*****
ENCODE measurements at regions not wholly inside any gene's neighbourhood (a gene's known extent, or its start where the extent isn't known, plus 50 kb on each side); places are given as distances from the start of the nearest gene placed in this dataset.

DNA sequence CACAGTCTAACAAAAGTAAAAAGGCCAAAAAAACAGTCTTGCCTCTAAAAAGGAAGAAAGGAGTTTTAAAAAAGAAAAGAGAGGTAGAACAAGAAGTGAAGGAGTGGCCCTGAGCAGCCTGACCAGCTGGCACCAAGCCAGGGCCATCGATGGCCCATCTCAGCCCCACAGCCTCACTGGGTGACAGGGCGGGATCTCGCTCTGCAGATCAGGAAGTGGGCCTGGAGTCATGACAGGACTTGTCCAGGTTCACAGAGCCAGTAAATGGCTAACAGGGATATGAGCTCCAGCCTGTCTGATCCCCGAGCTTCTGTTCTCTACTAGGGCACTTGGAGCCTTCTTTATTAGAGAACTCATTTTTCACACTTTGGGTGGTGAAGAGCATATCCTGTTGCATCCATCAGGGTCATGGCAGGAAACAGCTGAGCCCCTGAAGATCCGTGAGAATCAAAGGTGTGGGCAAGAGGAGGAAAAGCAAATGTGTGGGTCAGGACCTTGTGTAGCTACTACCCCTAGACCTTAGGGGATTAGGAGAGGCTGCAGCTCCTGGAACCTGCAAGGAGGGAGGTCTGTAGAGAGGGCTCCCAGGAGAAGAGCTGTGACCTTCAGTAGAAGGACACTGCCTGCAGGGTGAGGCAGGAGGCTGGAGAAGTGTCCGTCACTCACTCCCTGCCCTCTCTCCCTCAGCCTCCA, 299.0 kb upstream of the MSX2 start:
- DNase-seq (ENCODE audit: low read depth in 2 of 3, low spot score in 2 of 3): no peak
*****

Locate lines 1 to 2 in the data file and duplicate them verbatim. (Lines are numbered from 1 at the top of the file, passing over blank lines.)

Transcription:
ENCODE measurements at regions not wholly inside any gene's neighbourhood (a gene's known extent, or its start where the extent isn't known, plus 50 kb on each side); places are given as distances from the start of the nearest gene placed in this dataset.

DNA sequence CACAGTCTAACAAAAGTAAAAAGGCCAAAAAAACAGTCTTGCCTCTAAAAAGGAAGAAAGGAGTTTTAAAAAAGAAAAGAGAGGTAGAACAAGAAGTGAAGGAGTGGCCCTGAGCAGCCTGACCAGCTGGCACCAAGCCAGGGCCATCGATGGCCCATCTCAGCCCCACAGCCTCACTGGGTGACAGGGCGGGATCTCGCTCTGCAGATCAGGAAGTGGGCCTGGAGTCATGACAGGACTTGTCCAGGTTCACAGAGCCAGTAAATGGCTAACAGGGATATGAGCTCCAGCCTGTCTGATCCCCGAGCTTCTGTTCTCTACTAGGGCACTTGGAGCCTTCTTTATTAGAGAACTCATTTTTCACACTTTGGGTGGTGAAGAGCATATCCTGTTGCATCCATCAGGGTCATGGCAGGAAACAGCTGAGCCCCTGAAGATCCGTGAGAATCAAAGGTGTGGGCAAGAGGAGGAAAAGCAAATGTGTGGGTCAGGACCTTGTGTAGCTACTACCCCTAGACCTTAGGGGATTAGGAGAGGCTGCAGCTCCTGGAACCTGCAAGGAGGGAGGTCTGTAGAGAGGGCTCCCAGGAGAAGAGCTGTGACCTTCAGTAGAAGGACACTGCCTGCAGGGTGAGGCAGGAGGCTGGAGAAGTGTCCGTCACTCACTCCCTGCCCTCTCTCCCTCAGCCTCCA, 299.0 kb upstream of the MSX2 start: